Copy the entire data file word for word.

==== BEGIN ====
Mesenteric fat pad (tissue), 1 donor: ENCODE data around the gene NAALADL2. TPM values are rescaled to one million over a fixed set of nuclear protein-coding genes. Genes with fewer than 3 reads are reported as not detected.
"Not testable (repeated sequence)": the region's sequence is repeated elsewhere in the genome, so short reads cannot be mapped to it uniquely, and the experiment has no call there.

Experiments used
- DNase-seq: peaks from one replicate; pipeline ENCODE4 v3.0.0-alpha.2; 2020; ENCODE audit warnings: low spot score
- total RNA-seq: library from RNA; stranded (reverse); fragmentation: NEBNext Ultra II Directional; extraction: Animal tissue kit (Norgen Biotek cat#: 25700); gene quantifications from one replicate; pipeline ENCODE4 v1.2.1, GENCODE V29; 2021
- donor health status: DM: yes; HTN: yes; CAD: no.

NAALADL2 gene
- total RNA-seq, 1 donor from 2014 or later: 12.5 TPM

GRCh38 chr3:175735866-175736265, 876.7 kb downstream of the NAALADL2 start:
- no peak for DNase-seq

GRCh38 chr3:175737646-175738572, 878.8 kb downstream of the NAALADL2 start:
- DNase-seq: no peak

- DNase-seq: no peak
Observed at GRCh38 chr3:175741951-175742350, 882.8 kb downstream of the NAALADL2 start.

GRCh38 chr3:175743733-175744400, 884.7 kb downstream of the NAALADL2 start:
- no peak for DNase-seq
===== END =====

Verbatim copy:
Mesenteric fat pad (tissue), 1 donor: ENCODE data around the gene NAALADL2. TPM values are rescaled to one million over a fixed set of nuclear protein-coding genes. Genes with fewer than 3 reads are reported as not detected.
"Not testable (repeated sequence)": the region's sequence is repeated elsewhere in the genome, so short reads cannot be mapped to it uniquely, and the experiment has no call there.

Experiments used
- DNase-seq: peaks from one replicate; pipeline ENCODE4 v3.0.0-alpha.2; 2020; ENCODE audit warnings: low spot score
- total RNA-seq: library from RNA; stranded (reverse); fragmentation: NEBNext Ultra II Directional; extraction: Animal tissue kit (Norgen Biotek cat#: 25700); gene quantifications from one replicate; pipeline ENCODE4 v1.2.1, GENCODE V29; 2021
- donor health status: DM: yes; HTN: yes; CAD: no.

NAALADL2 gene
- total RNA-seq, 1 donor from 2014 or later: 12.5 TPM

GRCh38 chr3:175735866-175736265, 876.7 kb downstream of the NAALADL2 start:
- no peak for DNase-seq

GRCh38 chr3:175737646-175738572, 878.8 kb downstream of the NAALADL2 start:
- DNase-seq: no peak

- DNase-seq: no peak
Observed at GRCh38 chr3:175741951-175742350, 882.8 kb downstream of the NAALADL2 start.

GRCh38 chr3:175743733-175744400, 884.7 kb downstream of the NAALADL2 start:
- no peak for DNase-seq